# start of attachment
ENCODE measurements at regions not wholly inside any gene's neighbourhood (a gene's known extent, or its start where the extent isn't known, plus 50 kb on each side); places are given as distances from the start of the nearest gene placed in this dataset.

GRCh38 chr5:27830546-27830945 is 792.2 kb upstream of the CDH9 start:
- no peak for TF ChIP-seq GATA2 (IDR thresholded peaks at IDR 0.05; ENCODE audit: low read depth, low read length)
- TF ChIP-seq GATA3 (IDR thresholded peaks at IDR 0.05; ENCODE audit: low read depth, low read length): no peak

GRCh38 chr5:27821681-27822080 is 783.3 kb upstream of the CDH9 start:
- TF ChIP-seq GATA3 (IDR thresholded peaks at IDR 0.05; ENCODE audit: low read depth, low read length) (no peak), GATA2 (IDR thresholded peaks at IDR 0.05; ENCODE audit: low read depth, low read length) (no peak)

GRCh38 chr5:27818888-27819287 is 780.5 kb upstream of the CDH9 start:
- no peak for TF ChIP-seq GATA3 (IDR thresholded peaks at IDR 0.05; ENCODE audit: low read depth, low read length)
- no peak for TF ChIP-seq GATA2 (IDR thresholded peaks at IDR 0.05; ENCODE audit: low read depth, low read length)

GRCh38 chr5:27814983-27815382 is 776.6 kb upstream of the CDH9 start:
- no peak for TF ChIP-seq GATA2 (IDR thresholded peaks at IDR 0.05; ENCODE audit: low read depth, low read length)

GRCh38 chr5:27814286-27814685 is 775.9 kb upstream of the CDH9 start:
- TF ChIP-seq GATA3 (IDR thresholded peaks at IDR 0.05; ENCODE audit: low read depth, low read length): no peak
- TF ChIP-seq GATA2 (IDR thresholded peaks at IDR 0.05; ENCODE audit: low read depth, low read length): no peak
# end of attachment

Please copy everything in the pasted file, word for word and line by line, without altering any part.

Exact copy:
ENCODE measurements at regions not wholly inside any gene's neighbourhood (a gene's known extent, or its start where the extent isn't known, plus 50 kb on each side); places are given as distances from the start of the nearest gene placed in this dataset.

GRCh38 chr5:27830546-27830945 is 792.2 kb upstream of the CDH9 start:
- no peak for TF ChIP-seq GATA2 (IDR thresholded peaks at IDR 0.05; ENCODE audit: low read depth, low read length)
- TF ChIP-seq GATA3 (IDR thresholded peaks at IDR 0.05; ENCODE audit: low read depth, low read length): no peak

GRCh38 chr5:27821681-27822080 is 783.3 kb upstream of the CDH9 start:
- TF ChIP-seq GATA3 (IDR thresholded peaks at IDR 0.05; ENCODE audit: low read depth, low read length) (no peak), GATA2 (IDR thresholded peaks at IDR 0.05; ENCODE audit: low read depth, low read length) (no peak)

GRCh38 chr5:27818888-27819287 is 780.5 kb upstream of the CDH9 start:
- no peak for TF ChIP-seq GATA3 (IDR thresholded peaks at IDR 0.05; ENCODE audit: low read depth, low read length)
- no peak for TF ChIP-seq GATA2 (IDR thresholded peaks at IDR 0.05; ENCODE audit: low read depth, low read length)

GRCh38 chr5:27814983-27815382 is 776.6 kb upstream of the CDH9 start:
- no peak for TF ChIP-seq GATA2 (IDR thresholded peaks at IDR 0.05; ENCODE audit: low read depth, low read length)

GRCh38 chr5:27814286-27814685 is 775.9 kb upstream of the CDH9 start:
- TF ChIP-seq GATA3 (IDR thresholded peaks at IDR 0.05; ENCODE audit: low read depth, low read length): no peak
- TF ChIP-seq GATA2 (IDR thresholded peaks at IDR 0.05; ENCODE audit: low read depth, low read length): no peak